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Sequestering soil carbon by planting hedgerows

Hedgerow planting goals

The potential of hedgerows to mitigate climate change seems substantial as they can sequester and store carbon in their biomass, as well as in the soil beneath them. Therefore, increasing hedgerow length has been proposed as an option to contribute towards climate change mitigation in several European countries. For example, the Climate Change Committee proposed that the length of hedgerows will need to increase by 40% to contribute towards reaching the UK’s net-zero targets. In England, this would require the planting of approximately 190,000 km of new hedgerows across arable and grassland landscapes, which equates to about half the length of Britain’s road network.

However, the rate of carbon sequestration associated with planting hedgerows has not been accurately determined, and it is unclear to what extent the target of 40% increase in hedgerow length is achievable via current public agri-environment schemes and initiatives that encourage planting.

Quantifying soil carbon sequestration

The University of Leeds is part of the Resilient Dairy Landscapes project funded by the Global Food Security’s Resilience of the UK Food System Programme. As part of this project, researchers quantified the change in soil organic carbon (SOC) stock as a result of planting hedgerows on dairy farms in Cumbria, one of the options offered in the ‘Milk Plan’, a sustainable supply chain initiative run by Nestlé-First Milk.

Professor Pippa Chapman, who led the project, said: “We found that the top 50 cm of soil beneath hedgerows stored, on average, 31% more carbon than the adjacent intensively managed grass fields, with old hedgerows storing almost double that amount. The larger soil organic carbon stocks found beneath older hedgerows compared to young ones indicate that these stocks progressively build up over time, contributing to offsetting emissions.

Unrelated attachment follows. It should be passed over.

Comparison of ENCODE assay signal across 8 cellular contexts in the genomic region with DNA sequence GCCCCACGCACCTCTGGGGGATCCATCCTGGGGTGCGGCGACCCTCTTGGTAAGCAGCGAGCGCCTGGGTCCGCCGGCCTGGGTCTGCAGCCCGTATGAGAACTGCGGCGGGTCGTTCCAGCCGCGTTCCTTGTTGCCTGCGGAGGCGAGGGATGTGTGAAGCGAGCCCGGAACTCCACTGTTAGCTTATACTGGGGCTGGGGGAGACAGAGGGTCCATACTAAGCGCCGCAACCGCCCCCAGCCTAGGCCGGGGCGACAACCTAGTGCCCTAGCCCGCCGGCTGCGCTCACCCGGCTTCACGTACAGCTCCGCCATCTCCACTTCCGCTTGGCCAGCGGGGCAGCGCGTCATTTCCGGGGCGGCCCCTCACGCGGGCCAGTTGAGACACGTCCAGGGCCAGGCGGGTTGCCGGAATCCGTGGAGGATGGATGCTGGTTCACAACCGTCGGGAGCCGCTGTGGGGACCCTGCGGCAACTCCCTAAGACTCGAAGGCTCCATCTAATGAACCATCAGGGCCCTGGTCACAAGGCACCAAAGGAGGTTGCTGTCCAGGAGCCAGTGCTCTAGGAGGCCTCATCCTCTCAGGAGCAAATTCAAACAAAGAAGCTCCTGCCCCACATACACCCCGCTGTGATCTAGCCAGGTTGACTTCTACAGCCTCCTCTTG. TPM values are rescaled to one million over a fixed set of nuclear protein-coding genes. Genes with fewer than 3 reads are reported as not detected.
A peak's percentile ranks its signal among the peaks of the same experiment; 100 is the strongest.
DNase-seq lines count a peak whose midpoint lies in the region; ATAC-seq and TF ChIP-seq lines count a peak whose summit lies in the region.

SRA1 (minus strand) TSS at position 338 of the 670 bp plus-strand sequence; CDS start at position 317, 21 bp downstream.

“Our estimations show that a 40% increase in hedgerow length across England will result in 4.7% of present-day agricultural CO2 emissions from agriculture being sequestered each year for four decades” said Dr Sofia Biffi, adding “this figure could rise to 6.4% by increasing hedgerow width by just 50cm.”

Private sector funding is needed alongside public funds to ensure that hedgerow planting will contribute towards reaching UK net-zero targets

Professor Guy Ziv

However, the current rate of hedgerow planting funded by agri-environment schemes is too slow to meet a 40% increase in length by 2050. The private-sector initiative that researchers studied showed much higher planting rates, highlighting that private sector funding is needed alongside public funds to ensure that hedgerow planting will contribute towards reaching UK net-zero targets.

Read the briefing note and the journal paper that explore this project in more detail. You can also watch the recording of a webinar about the project.

A further paper extends this research, examining aboveground carbon sequestration, hedgerow planting rates and carbon offsetting potential in England.

What next?

  • The research will be extended to other regions of England, such as North Yorkshire and Sussex, to determine if soil carbon sequestration and storage through hedgerow planting are influenced by differing climate, soil, and farm types.  
  • Further calculations will quantify the total carbon sequestration rate associated with planting hedgerows by determining the carbon stored in the woody aboveground biomass and how this varies with hedgerow age. 
  • Research data will be used to inform post-Brexit national Environment Land Management schemes, as well as to expand the UK Hedgerow Carbon Code, and a broader Farm and Soil Carbon Code that is being developed. 
Professor Pippa Chapman is a soil scientist working in field of land and water management. Her research focuses on how land use change and management practices affect soil processes, nutrient cycling and soil and water quality.
Dr Sofia Biffi is an environmental scientist. Her research falls within agro-ecology and she is interested in agri-environment schemes impact and uptake, farmland biodiversity, and soil properties in sustainable management systems.
Professor Guy Ziv works at the interplay between policy, land management decisions and land use change impacts on ecosystem services. His research focuses on the impacts of policy and climate change on the water-food-energy system and the environment.
Dr Richard Grayson is a hydrologist focussing on hydrological processes and functions within the soil. His research is centered on studying how land management impacts hydrological and geomorphological processes.